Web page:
Registration Dossier

Administrative data

Description of key information

Oral (OECD 401), rat: LD50 = 3488 mg/kg bw

Dermal (OECD 402), rabbit: LD50 = 2000 mg/kg bw

Inhalation (OECD 403), rat, 4 h, (limit test): LC50 > 1600mg/m³ (maximum technically attainable concentration)

Key value for chemical safety assessment

Acute toxicity: via oral route

Endpoint conclusion
Endpoint conclusion:
no adverse effect observed
Dose descriptor:
LD50
Value:
3 488 mg/kg bw

Acute toxicity: via inhalation route

Endpoint conclusion
Endpoint conclusion:
no adverse effect observed
Dose descriptor:
LC50
Value:
1 600 mg/m³

Acute toxicity: via dermal route

Endpoint conclusion
Endpoint conclusion:
no adverse effect observed
Dose descriptor:
LD50
Value:
2 000 mg/kg bw

Additional information

To cover the endpoint acute toxicity of substance C9-11AE (CAS 68439-46-3), studies from similar substances were taken for a weight-of-evidence approach. Read-across is justified because the length of the alkyl chain does not exert any meaningful influence on acute toxicity, whereas the degree of ethoxylation is of more importance. Up to the level of EO = 4, which includes all read-across substances, the toxicity is low (HERA, 2009).

 

The first acute oral toxicity study with C6-10AE (CAS 112-59-4) was conducted equivalent to OECD Guideline 401. Five Wistar rats were dosed at 900, 1900, 3700, 7400, 15,000 mg/kg bw (males) and 1900, 3700, 7400 mg/kg bw (females), respectively. Mortalities occurred at a dose level of 3700 mg/kg bw and above resulting in a LD50 of 4600 mg/kg bw for males and 3488 mg/kg bw for females, respectively. Clinical signs comprised sluggishness, unsteady gait and a prostrated appearance at all doses. Moreover, necropsy revealed dark red or dark pink lungs in the deceased animals.

The second study addressing acute oral toxicity was conducted with C6-12AE (CAS 68439-45-2) according to OECD Guideline 401. For five males the study was conducted as a limit test with a single dose of 5050 mg/kg bw. The female Sprague-Dawley rats received 4000, 5050 and 5500 mg/kg bw, each dose level consisting of five animals. The LD50 value was determined to be 5130 mg/kg bw for females and greater than 5050 mg/kg bw for males, respectively. Abnormal necropsy findings occurred primarily in the deceased females and pertained to the lungs, liver, and contents of the gastrointestinal tract and bladder.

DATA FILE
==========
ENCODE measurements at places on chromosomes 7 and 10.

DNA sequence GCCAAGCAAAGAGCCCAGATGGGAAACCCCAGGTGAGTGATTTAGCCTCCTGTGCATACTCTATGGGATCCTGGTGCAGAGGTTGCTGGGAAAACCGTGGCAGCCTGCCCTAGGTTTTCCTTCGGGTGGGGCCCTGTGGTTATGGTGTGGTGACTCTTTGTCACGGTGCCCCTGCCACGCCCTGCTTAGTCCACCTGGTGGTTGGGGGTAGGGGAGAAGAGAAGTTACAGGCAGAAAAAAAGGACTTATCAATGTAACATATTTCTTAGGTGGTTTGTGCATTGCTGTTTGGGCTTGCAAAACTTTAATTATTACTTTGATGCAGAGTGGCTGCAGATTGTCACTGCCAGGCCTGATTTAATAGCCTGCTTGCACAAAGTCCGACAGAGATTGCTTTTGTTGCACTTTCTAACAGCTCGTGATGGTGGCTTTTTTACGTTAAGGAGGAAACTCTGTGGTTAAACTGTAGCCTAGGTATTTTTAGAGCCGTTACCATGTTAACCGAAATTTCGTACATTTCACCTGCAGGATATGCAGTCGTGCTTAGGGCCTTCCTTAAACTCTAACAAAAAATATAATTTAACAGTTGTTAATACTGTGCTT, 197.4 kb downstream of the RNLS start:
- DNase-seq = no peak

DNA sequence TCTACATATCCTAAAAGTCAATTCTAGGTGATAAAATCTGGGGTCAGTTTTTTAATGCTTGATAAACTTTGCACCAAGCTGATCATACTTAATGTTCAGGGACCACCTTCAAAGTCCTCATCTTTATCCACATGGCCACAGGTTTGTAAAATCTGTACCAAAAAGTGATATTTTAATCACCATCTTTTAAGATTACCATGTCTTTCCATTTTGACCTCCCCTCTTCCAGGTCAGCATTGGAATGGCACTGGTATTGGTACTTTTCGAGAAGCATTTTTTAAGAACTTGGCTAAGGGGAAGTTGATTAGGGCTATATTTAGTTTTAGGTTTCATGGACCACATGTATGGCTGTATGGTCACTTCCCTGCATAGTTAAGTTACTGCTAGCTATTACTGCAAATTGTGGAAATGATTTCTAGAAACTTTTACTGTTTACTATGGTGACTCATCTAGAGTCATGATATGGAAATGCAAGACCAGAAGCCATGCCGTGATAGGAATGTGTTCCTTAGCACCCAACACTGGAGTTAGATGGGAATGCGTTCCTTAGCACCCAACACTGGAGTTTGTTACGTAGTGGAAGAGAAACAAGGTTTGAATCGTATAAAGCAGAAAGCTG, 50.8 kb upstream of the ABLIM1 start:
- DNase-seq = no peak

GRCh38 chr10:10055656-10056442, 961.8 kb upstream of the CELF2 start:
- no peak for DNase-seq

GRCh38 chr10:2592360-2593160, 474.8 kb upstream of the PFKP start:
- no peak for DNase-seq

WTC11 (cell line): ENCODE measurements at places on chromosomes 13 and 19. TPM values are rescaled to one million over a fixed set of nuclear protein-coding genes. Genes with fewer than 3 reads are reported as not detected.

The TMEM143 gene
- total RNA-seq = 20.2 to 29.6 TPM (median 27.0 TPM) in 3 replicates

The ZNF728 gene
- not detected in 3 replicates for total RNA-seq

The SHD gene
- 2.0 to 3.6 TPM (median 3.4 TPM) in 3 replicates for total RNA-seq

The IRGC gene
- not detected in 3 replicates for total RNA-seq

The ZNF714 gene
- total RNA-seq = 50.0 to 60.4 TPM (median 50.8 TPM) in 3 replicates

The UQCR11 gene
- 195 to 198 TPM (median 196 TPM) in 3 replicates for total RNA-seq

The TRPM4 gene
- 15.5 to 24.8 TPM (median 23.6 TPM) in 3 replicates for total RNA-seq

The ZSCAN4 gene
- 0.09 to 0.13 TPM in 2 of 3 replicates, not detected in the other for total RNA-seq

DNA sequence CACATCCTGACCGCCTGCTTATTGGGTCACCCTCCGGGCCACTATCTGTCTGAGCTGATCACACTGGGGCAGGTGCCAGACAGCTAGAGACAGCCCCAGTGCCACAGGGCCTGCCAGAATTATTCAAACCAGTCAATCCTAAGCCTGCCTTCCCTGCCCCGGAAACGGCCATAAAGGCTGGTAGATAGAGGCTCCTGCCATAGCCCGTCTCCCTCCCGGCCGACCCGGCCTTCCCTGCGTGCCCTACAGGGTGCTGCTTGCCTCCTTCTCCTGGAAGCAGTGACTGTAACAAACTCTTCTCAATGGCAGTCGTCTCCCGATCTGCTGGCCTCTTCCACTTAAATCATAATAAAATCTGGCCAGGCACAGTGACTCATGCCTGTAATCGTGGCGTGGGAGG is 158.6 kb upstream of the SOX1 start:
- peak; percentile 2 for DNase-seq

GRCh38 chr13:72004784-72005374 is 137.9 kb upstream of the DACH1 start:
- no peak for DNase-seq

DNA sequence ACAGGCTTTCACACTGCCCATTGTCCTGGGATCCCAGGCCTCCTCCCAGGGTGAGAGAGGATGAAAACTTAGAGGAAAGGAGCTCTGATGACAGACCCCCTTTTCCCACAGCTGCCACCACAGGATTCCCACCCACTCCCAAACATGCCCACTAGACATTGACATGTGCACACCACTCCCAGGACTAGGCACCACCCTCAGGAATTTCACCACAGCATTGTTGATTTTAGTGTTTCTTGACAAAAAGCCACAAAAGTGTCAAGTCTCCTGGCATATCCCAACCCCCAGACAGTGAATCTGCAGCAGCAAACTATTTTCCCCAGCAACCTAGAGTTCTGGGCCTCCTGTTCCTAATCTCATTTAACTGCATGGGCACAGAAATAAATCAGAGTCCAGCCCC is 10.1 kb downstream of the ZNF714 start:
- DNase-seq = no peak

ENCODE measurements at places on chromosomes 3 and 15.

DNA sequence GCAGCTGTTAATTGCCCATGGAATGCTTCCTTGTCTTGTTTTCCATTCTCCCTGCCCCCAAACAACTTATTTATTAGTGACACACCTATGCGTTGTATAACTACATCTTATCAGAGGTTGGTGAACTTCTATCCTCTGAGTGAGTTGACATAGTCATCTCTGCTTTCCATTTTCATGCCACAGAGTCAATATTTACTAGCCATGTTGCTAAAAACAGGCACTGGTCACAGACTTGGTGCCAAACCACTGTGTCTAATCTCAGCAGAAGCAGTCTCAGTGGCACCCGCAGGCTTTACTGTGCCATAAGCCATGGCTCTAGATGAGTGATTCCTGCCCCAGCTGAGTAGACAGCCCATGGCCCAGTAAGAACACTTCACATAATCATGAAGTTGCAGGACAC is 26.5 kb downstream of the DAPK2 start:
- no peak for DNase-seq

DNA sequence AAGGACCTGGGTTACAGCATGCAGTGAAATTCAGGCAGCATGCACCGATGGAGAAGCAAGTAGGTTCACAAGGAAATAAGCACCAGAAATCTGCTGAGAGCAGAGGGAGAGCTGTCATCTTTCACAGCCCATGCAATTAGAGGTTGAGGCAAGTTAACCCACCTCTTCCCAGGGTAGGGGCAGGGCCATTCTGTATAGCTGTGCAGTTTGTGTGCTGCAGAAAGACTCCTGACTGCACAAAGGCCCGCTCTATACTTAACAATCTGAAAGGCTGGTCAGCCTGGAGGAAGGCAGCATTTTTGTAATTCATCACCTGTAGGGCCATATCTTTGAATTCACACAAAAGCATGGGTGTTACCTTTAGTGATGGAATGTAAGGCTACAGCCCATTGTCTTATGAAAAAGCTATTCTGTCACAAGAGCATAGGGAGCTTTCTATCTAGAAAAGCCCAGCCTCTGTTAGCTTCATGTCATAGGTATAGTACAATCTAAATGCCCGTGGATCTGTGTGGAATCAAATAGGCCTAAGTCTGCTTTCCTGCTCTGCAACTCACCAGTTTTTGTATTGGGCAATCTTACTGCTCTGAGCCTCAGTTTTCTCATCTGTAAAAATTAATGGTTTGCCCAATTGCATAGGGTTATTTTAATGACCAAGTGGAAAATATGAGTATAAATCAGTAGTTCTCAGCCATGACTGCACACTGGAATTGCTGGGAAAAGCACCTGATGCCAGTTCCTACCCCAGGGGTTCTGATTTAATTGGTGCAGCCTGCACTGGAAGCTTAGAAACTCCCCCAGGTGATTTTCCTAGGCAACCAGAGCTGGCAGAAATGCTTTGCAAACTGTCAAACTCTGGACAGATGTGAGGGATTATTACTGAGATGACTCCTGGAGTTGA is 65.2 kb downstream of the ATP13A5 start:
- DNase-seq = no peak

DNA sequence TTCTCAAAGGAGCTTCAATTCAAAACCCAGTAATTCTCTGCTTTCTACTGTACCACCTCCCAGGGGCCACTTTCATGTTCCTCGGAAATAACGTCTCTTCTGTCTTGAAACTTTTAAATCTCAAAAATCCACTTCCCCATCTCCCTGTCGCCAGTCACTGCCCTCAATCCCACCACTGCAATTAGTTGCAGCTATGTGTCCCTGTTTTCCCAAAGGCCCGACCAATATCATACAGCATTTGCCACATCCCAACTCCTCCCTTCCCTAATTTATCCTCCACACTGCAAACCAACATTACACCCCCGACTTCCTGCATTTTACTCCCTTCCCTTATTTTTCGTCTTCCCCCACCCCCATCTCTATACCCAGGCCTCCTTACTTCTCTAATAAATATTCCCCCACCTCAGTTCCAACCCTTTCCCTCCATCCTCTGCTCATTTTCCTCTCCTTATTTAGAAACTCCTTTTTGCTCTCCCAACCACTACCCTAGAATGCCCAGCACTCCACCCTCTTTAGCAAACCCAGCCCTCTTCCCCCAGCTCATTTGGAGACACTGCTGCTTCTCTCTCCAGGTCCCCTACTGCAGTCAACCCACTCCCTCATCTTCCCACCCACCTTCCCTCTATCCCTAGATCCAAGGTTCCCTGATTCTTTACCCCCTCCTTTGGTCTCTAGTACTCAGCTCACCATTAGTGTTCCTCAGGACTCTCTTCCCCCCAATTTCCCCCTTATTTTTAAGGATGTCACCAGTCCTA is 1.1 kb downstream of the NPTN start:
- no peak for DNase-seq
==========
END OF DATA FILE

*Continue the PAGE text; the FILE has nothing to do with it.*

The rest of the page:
The final acute oral toxicity study with C10-16AE (CAS 68002-97-1) was as well conducted equivalent to OECD Guideline 401. In this limit test five Sprague-Dawley rats per sex received 5050 mg/kg bw. No mortalities occurred, hence, the LD50 value was set to greater than 5050 mg/kg bw.

 

For addressing acute dermal toxicity, the same read-across substances as for acute oral toxicity were taken. The first study with C6-10AE (CAS 112-59-4) equivalent to OECD Guideline 402 was carried out on five New Zealand White rabbits per sex and dose. Both sexes were dosed at 900, 1900 and 3700 mg/kg bw under occlusive conditions for 24 hours, with the females receiving an additional dose of 2600 mg/kg bw. Mortalities occurred at a dose level of 1900 mg/kg bw and above, resulting in a LD50 of 2000 mg/kg bw for males and 2216 mg/kg bw for females, respectively. Moreover, necropsy revealed dark red or dark pink lungs in the deceased animals.

The second study regarding acute dermal toxicity was conducted with C6-12AE (CAS 68439-45-2). This limit test was conducted equivalent to OECD Guideline 402, however, only four Wistar rats per sex were used. The dose level of 2000 mg/kg bw was applied occlusive for 24 hours and caused neither treatment-related clinical signs nor mortalities. Hence, the LD50 was determined to be greater than 2000 mg/kg bw.

The third acute dermal toxicity study with C10-16AE (CAS 68002-97-1) was as well a limit test conducted equivalent to OECD Guideline 402. In this limit test five New Zealand White rabbits per sex received 2000 mg/kg bw for a 24 h-occluded exposure. No mortalities occurred, hence, the LD50 value was set to greater then 2000 mg/kg bw.

 

There are two studies available addressing acute inhalation toxicity, being performed with C6-10AE (CAS 112-59-4) and C10-16AE (CAS 68002-97-1) and equivalent to OECD Guideline 403.

In the first study five Wistar rats per sex were exposed for a period of 6 hours to a vapour of the test substance at the calculated saturated vapour concentration of 100 mg/m³. No mortality or clinical signs occurred during the exposure period. The LC50 was determined to be greater than 100 mg/m³ for exposure to an aerosol of the test substance for 6 hours.

In the second study with C10-16AE (CAS 68002-97-1) five Sprague Dawley rats/sex were exposed for a period of 4 hours to an aerosol of the test substance at a concentration of 1600 mg/m³ (corresponding to 1.6 mg/L), which is the maximum technically attainable concentration of the test substance with a MMAD < 4 µm (limit test). No mortality occurred during the exposure or the 14-day observation period. The animals demonstrated clinical signs of toxicity like slight nasal discharge and lacrimation during exposure as well as slight, red nasal discharge post-exposure. The LC50 was determined to be greater than 1600 mg/m³ for exposure to an aerosol of the test substance for 4 hours.

Justification for selection of acute toxicity – oral endpoint

Study with the lowest definitive dose descriptor was selected.

Justification for selection of acute toxicity – inhalation endpoint

Study with the highest maximum achievable dose was selected.

Justification for classification or non-classification

According to the classification criteria of Directive 67/548/EEC and Regulation (EC) No 1272/2008 the substance does not need to be classified for acute toxicity.